By Aziz S. Inan, Ph.D |
German Unity Day is a national holiday in Germany celebrated every year on Oct. 3 to commemorate the nation’s formal unification. 23 years ago, on Aug. 23, based on West Germany’s Article 23 (which allows former German states to join the Federal Republic upon their accession), East Germany’s House of Representatives voted for unilateral adherence by the East German Lander to West Germany’s constitution and agreed to Oct. 3, 1990 (3-10-1990, or simply, 3101990) as the official unification date with West Germany.
Today, Oct. 3, 2013 marks the 23rd anniversary of the German Unity Day. Interestingly enough, this Thursday is also the only palindrome day in 2013 since its full date can be expressed as 3-10-2013, or simply, 3102013, a seven-digit palindrome number. This coincidence makes this year’s German Unity Day special particularly considering the fact that the next time Oct. 3 will become a palindrome day is 1000 years later, on 3-10-3013.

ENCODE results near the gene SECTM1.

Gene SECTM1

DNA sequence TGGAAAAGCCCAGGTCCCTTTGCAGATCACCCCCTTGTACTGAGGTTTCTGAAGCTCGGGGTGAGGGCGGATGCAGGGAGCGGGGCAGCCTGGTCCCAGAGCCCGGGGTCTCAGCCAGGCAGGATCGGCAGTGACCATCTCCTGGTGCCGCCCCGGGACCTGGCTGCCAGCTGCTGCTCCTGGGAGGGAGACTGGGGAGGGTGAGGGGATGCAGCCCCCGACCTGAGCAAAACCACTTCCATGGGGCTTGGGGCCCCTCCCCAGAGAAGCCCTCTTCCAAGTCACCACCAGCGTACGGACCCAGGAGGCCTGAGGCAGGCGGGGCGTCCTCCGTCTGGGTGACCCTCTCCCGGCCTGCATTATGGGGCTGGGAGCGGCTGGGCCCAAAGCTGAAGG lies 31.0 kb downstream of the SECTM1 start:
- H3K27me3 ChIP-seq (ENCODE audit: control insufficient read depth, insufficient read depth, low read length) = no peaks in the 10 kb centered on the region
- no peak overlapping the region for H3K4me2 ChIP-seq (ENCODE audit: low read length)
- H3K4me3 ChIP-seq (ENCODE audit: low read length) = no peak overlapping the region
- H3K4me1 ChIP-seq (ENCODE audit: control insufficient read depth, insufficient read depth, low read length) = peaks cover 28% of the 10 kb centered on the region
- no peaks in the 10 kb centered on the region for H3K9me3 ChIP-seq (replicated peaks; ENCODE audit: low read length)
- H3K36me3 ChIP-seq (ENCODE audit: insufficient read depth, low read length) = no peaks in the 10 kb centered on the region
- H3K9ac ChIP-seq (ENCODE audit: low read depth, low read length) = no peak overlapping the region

Also, the digits of the formal unification date, 3101990, add up to 23, which make the 23rd anniversary of German Unity Day today even more special.
In addition, if the 23rd anniversary date 3102013 is split as 3, 10, 20, and 13, the sum of these four numbers is twice 23.
Interestingly enough, the official unification date, 3101990, also possesses a palindromic property. How? Consider the nine-digit palindrome number, 712575217. If one introduces four multiplication signs into this number as, 71 x 257 x 5 x 2 x 17, what is the result of this multiplication? (Answer: 3101990!) Isn’t this fun? By the way, note that 712575217 equals 67 x 1753 x 6067 where these three primes add up to 7887, another palindrome number.
The full date of next year’s German Unity Day, 3102014, also has a palindromic property. It turns out 3102014 equals 2 x 29 x 79 x 677 where these primes add up to 787, another palindrome!
How about the German Unity Day in 2015? Interestingly, 3102015 equal 3 x 5 x 7 x 31 x 953 where these five primes add up to 999, another palindrome. Amazing!
In light of all of this special occasion, happy palindrome, German Unity Day!
Aziz S. Inan, Ph.D., is an electrical engineering professor. He can be reached at email@example.com.